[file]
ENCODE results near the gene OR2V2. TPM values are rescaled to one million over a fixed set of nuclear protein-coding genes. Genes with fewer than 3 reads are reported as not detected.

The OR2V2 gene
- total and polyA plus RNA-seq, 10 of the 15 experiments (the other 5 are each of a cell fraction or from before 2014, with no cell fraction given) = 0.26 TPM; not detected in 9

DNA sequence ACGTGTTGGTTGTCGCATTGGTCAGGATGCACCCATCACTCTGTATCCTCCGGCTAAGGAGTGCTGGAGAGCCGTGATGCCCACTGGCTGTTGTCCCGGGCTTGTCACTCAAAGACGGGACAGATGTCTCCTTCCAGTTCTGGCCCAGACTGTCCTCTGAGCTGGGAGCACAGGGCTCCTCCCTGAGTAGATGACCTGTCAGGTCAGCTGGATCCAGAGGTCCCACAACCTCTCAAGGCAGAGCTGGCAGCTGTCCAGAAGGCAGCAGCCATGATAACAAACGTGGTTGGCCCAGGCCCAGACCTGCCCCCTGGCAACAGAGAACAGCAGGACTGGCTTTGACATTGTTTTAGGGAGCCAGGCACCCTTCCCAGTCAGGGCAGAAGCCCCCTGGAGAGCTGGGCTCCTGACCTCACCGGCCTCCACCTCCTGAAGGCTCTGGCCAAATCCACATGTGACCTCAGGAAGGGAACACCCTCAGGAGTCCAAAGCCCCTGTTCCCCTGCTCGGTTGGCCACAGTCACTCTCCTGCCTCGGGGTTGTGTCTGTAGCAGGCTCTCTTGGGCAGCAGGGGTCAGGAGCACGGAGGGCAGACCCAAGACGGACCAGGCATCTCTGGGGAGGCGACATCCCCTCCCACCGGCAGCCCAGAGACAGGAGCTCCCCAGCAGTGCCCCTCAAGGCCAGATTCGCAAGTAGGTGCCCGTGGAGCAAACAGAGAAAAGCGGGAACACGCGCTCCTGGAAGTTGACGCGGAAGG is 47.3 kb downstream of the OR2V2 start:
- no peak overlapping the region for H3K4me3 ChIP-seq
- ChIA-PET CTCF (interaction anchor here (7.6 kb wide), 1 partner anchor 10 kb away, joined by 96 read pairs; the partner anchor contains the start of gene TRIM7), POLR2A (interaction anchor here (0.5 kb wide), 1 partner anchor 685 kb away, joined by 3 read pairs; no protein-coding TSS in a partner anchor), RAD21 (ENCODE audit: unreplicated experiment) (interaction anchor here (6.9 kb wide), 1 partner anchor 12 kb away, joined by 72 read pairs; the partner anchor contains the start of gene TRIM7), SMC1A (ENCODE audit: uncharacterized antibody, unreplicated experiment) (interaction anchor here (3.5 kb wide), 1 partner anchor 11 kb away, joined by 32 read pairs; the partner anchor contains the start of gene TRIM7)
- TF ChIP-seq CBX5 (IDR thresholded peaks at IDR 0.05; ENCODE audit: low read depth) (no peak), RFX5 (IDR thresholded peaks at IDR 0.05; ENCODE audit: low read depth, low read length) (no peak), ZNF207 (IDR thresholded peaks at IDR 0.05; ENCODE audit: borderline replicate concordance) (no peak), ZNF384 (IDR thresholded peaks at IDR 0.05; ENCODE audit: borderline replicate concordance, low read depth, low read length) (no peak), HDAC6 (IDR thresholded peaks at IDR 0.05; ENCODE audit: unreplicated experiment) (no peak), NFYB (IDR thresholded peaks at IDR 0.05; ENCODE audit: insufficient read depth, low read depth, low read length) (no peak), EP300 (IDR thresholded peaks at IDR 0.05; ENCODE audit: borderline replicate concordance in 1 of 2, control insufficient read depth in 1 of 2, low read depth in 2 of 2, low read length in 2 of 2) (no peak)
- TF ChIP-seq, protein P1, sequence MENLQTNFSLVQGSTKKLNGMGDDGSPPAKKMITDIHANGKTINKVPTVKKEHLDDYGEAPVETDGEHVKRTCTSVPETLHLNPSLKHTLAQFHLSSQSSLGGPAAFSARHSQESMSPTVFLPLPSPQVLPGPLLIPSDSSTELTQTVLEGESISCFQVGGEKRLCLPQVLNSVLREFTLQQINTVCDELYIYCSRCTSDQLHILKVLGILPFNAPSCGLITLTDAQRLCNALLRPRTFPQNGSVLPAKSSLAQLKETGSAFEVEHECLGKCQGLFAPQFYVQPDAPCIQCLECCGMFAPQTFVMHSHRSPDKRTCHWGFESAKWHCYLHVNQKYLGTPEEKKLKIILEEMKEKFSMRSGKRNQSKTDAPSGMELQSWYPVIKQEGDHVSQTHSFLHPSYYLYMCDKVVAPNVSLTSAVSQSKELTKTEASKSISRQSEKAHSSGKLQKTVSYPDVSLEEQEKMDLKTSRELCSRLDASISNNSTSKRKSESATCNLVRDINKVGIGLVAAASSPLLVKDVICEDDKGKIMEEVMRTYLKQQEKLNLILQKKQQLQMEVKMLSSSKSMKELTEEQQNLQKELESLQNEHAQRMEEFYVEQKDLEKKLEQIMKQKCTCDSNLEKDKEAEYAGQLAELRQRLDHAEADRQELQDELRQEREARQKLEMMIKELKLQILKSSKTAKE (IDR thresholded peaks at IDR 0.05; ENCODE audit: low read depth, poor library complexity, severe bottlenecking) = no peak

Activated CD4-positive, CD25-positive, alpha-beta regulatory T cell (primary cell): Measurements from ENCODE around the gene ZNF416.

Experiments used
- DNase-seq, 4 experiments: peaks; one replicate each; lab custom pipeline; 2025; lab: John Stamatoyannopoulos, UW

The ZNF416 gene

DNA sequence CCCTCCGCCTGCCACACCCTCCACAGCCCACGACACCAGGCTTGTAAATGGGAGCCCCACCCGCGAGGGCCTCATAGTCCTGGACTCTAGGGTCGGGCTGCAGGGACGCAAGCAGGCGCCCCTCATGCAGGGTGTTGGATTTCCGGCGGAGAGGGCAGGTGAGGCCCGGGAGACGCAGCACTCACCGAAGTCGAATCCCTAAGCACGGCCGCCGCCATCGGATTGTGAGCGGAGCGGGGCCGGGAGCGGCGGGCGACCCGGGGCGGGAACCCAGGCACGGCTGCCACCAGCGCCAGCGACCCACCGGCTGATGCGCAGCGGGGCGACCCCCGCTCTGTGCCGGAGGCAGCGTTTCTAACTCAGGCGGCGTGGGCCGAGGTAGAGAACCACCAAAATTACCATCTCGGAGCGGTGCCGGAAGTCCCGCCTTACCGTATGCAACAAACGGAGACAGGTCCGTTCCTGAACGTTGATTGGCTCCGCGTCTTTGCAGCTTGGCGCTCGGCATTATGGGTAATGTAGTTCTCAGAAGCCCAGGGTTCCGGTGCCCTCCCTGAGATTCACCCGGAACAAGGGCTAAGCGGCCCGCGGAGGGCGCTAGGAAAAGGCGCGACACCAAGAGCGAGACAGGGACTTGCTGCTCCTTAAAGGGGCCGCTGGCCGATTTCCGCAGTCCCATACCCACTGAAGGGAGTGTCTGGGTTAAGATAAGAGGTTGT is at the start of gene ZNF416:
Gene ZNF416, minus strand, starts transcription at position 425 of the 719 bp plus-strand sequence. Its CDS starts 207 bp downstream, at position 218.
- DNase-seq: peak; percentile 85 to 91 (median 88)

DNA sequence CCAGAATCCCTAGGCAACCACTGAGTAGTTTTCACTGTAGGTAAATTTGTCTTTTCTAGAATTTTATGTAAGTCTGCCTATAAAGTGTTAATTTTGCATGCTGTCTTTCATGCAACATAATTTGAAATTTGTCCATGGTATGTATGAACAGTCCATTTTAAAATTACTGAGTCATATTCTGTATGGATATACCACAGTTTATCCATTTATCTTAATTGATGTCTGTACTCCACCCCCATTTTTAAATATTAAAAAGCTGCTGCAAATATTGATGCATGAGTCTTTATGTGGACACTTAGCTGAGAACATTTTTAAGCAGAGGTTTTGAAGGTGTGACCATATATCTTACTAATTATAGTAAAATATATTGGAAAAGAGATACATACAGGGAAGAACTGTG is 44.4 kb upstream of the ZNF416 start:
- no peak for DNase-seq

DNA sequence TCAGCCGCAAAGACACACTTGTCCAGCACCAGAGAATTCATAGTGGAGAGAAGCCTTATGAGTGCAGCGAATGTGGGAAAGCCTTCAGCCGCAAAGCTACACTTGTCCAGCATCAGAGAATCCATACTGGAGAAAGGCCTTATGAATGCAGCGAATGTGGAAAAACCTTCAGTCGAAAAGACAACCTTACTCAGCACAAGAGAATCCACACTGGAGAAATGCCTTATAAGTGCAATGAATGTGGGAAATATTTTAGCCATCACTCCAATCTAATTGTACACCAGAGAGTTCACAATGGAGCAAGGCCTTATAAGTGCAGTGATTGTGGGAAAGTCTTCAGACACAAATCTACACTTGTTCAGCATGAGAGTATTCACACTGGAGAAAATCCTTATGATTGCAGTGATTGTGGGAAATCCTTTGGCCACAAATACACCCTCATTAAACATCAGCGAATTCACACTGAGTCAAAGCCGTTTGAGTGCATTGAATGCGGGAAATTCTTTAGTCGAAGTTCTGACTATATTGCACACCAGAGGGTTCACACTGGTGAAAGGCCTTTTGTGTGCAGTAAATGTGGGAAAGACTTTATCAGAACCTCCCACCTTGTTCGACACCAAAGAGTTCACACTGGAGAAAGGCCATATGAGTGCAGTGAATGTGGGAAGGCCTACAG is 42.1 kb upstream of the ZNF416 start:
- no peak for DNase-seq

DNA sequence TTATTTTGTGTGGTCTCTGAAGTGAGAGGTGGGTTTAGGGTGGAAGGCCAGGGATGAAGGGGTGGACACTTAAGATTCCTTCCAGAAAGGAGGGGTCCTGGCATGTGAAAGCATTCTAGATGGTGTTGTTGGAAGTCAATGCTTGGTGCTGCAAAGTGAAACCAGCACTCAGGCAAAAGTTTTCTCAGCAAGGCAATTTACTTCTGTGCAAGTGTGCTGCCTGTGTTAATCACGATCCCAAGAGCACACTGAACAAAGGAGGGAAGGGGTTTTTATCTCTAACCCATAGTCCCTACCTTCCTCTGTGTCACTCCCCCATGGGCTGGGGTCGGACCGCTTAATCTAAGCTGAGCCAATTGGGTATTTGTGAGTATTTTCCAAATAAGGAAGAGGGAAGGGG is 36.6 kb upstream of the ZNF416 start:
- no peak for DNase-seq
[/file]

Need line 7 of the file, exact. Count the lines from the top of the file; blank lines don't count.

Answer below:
- TF ChIP-seq CBX5 (IDR thresholded peaks at IDR 0.05; ENCODE audit: low read depth) (no peak), RFX5 (IDR thresholded peaks at IDR 0.05; ENCODE audit: low read depth, low read length) (no peak), ZNF207 (IDR thresholded peaks at IDR 0.05; ENCODE audit: borderline replicate concordance) (no peak), ZNF384 (IDR thresholded peaks at IDR 0.05; ENCODE audit: borderline replicate concordance, low read depth, low read length) (no peak), HDAC6 (IDR thresholded peaks at IDR 0.05; ENCODE audit: unreplicated experiment) (no peak), NFYB (IDR thresholded peaks at IDR 0.05; ENCODE audit: insufficient read depth, low read depth, low read length) (no peak), EP300 (IDR thresholded peaks at IDR 0.05; ENCODE audit: borderline replicate concordance in 1 of 2, control insufficient read depth in 1 of 2, low read depth in 2 of 2, low read length in 2 of 2) (no peak)